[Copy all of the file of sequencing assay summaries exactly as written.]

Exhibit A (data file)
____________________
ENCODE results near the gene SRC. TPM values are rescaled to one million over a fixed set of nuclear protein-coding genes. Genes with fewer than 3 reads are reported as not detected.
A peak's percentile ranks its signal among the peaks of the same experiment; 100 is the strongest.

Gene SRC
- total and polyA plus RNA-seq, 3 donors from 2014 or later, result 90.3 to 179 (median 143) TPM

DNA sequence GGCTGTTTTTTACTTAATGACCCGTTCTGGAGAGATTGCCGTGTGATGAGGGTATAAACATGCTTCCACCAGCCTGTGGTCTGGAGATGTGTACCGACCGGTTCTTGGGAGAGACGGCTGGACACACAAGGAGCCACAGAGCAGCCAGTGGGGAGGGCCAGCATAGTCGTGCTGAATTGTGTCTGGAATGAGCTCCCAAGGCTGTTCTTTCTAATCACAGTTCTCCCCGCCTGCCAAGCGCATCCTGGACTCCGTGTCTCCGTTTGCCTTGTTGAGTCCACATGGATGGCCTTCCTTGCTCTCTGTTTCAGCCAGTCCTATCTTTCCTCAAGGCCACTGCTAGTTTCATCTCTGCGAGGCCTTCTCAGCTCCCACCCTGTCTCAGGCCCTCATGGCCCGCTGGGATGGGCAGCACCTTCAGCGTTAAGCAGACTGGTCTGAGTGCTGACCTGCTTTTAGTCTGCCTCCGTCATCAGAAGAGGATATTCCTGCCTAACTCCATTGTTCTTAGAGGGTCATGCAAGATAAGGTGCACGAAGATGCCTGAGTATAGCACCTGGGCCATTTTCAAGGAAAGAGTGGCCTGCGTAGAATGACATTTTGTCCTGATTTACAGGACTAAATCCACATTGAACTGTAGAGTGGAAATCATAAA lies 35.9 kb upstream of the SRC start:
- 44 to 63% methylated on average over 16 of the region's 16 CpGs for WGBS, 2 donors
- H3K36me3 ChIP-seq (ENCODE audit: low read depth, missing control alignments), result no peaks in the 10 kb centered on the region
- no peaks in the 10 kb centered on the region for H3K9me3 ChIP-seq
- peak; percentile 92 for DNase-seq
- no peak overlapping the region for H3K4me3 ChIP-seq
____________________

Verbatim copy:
ENCODE results near the gene SRC. TPM values are rescaled to one million over a fixed set of nuclear protein-coding genes. Genes with fewer than 3 reads are reported as not detected.
A peak's percentile ranks its signal among the peaks of the same experiment; 100 is the strongest.

Gene SRC
- total and polyA plus RNA-seq, 3 donors from 2014 or later, result 90.3 to 179 (median 143) TPM

DNA sequence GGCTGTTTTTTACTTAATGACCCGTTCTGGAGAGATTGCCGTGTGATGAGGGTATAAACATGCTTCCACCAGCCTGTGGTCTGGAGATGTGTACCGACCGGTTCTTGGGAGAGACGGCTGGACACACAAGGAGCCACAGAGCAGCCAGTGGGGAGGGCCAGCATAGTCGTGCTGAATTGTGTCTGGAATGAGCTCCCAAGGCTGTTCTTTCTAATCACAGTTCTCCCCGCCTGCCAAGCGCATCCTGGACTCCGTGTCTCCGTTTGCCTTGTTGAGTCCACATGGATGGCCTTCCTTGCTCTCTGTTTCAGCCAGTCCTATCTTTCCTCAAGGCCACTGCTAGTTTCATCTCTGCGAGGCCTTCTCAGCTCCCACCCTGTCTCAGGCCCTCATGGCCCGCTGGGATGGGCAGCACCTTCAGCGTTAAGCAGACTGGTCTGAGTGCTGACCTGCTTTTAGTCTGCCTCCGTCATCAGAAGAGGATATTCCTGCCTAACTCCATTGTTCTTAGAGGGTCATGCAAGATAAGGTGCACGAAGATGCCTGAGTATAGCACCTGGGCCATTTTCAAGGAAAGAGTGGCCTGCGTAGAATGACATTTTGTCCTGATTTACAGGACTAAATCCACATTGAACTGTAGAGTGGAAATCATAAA lies 35.9 kb upstream of the SRC start:
- 44 to 63% methylated on average over 16 of the region's 16 CpGs for WGBS, 2 donors
- H3K36me3 ChIP-seq (ENCODE audit: low read depth, missing control alignments), result no peaks in the 10 kb centered on the region
- no peaks in the 10 kb centered on the region for H3K9me3 ChIP-seq
- peak; percentile 92 for DNase-seq
- no peak overlapping the region for H3K4me3 ChIP-seq